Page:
In 1939, 65% of national income is created in agriculture. The industry is not well developped. The crafts are better covered. Food industry creates 51% of total industrial production (1939). Heavy industry is very poorly developed. A permanent unemployment exists, and the export consists mainly of processed and non-processed agricultural products.
The socialist republican period is characterized by nationalization in industry, consolidation and co-operation in agriculture and state monopoly on export and wholesale trade. A planned management is introduced.
The ratio agriculture/industry in GDP changes in favore of industry: from 62:38 in 1956 to 81:19 in 1971. In 1971, 77% of GDP is created in state owned companies, 17% - in cooperations, and 6% - in private sector.
The transition to democracy is a transition to market economy, a period of privatization, a time for fragmentation of the land.
The living standard falls, GNP and GDP too. This is a time of crash in industry and loss of huge markets for Bulgarian goods.
After the crisis, the economy gradually revives.
The country achievs macroeconomic stability.
The real growth raises from
2.4% in 1999 to 5.8% in 2000.
Bulgaria -- Culture --
The country is famous for its Tracian Gold Treasure. It also boasts some cultural monuments featuring on the UNESCO list, among which the Rila Monastery, the Boyana Church, the Madara Horseman. Bulgaria is world famous for its folk music. A Bulgarian folk song was recorded on the Gold Record that was sent in outer space.
Bulgaria -- Political system, law and government --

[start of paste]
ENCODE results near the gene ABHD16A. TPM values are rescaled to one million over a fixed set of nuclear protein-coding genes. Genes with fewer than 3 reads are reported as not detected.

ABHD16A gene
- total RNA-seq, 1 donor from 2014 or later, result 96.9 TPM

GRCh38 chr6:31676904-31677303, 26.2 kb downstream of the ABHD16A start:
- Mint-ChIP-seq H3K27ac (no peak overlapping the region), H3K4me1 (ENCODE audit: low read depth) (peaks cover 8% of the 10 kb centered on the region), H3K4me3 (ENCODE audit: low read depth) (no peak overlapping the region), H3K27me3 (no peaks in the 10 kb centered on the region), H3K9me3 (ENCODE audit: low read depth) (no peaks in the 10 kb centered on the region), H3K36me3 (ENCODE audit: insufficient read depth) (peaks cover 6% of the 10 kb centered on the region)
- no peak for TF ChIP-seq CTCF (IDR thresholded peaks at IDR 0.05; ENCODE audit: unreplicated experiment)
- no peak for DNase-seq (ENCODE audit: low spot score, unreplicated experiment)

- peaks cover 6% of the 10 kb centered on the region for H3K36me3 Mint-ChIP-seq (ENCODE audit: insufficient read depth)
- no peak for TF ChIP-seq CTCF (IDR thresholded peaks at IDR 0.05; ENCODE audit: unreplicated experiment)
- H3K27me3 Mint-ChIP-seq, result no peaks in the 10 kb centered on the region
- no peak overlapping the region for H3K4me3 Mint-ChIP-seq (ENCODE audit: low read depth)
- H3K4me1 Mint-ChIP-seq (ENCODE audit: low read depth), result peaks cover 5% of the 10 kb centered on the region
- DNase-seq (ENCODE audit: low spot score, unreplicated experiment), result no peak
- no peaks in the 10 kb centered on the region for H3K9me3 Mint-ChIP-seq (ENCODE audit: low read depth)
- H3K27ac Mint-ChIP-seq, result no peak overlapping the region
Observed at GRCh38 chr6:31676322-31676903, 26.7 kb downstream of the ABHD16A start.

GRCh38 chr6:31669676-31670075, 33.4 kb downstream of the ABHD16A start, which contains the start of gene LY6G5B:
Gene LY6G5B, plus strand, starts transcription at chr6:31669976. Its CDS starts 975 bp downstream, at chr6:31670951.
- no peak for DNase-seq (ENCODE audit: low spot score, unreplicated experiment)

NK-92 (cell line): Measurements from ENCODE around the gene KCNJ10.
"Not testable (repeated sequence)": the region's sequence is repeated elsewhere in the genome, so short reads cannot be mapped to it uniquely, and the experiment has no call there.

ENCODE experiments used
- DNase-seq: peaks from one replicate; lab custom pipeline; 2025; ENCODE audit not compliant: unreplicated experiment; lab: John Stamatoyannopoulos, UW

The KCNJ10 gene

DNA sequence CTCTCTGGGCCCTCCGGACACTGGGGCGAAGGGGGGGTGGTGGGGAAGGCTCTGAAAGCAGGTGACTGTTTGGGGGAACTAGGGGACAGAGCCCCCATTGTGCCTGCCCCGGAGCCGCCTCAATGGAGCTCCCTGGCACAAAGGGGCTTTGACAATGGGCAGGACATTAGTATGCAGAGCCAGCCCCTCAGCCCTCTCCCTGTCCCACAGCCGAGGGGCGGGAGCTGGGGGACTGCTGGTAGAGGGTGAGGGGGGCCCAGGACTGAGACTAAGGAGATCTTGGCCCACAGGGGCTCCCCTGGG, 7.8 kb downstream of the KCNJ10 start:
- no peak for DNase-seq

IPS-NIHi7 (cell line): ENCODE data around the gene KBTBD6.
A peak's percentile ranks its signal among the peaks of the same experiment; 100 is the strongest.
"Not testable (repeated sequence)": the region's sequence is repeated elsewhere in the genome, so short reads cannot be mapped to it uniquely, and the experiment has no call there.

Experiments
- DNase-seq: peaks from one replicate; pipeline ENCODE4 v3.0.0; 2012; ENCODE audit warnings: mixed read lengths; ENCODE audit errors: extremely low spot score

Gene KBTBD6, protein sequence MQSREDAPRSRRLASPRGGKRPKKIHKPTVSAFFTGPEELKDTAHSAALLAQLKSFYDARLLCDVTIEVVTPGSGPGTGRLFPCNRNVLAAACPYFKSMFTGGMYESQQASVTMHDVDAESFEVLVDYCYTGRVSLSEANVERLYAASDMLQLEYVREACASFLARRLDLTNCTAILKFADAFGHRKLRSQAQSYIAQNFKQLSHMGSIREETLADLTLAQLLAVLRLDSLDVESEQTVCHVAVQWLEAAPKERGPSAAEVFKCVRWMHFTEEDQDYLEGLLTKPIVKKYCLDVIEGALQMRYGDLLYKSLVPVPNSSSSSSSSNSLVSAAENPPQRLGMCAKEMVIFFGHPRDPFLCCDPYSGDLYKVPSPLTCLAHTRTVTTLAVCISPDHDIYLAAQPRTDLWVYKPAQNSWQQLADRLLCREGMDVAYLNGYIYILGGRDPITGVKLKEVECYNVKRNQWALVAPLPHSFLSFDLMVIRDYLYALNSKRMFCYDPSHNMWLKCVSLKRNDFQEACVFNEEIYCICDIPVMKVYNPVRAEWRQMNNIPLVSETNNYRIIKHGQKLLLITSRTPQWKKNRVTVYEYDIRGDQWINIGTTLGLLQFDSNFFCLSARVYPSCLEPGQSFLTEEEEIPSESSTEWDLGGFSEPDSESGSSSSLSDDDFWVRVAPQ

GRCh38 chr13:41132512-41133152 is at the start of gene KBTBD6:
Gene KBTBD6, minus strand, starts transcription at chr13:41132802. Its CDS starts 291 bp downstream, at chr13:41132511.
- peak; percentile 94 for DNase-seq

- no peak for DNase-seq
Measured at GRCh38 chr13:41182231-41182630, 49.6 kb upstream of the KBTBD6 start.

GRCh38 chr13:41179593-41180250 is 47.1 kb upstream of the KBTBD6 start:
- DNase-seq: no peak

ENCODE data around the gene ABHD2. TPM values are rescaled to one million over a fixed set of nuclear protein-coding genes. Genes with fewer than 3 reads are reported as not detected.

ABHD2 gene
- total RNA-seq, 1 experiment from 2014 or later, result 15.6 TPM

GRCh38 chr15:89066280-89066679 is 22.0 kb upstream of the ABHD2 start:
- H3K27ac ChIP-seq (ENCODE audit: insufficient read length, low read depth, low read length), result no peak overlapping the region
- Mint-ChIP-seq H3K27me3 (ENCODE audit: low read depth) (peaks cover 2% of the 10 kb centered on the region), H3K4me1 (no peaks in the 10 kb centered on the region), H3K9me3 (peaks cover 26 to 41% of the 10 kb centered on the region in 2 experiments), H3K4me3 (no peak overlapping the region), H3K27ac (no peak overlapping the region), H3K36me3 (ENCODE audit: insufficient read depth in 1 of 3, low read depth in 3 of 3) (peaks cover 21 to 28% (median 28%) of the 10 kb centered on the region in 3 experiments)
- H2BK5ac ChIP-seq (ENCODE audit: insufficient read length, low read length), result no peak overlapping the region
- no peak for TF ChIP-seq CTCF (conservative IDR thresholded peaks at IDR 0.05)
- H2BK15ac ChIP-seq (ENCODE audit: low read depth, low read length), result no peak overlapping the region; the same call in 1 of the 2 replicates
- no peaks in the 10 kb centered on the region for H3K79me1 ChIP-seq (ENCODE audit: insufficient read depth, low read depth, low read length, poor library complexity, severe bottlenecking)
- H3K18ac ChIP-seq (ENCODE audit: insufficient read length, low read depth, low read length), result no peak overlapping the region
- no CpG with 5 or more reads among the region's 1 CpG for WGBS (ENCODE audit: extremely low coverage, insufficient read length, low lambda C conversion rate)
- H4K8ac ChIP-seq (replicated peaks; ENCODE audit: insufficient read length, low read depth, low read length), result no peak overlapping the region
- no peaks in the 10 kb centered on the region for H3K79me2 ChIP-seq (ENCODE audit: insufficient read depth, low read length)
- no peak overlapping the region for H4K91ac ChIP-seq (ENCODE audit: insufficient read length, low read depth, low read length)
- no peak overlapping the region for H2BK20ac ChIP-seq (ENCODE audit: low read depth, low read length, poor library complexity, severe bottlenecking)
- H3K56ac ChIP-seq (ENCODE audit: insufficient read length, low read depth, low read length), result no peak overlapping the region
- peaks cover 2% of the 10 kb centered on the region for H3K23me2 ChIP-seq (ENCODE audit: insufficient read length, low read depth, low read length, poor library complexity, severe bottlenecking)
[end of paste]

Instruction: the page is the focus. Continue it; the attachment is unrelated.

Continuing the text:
Bulgaria is a parliamentary republic. The Constitution is the supreme law of the country. The latest Constitution of theRepublic of Bulgaria was adopted in July of 1991 and features all basic principles of modern constitutionalism. It provides for a multi-party parliamentary system and free elections on the basis of universal suffrage. The three branches of power in Bulgaria are the legislative, the executive and the judicial. The 240-seat National Assembly, or Parliament, is invested with the legislative power. The Members of Parliament are directly elected to a 4-year term on the basis of proportional representation. Parties and electoral coalitions need 4% of the popular vote to qualify. The President serves as Head of State, and is directly elected once every 5 years for a maximum of two terms. The Vice President is elected on the same ballot as the President. The President is also the Commander in Chief of the Armed Forces of the Republic of Bulgaria and appoints and dismisses the senior command. He appoints the Prime-Minister designate to form a government, schedules the elections and sets the date for national referendums, and countersigns, together with the Prime Minister or the respective sector minister, decrees for the promulgation of the adopted laws. The Council of Ministers (the Government) chaired by the Prime Minister is the principal body of the Executive Branch. The Prime-Minister-designate is nominated by the largest parliamentary group and is given a mandate by the President to form a cabinet. The National Assembly elects the proposed Council of Ministers. The activity of the Council of Ministers is under the direct control of the National Assembly. The judiciary is an independent branch of power and is based on a three-instance procedure.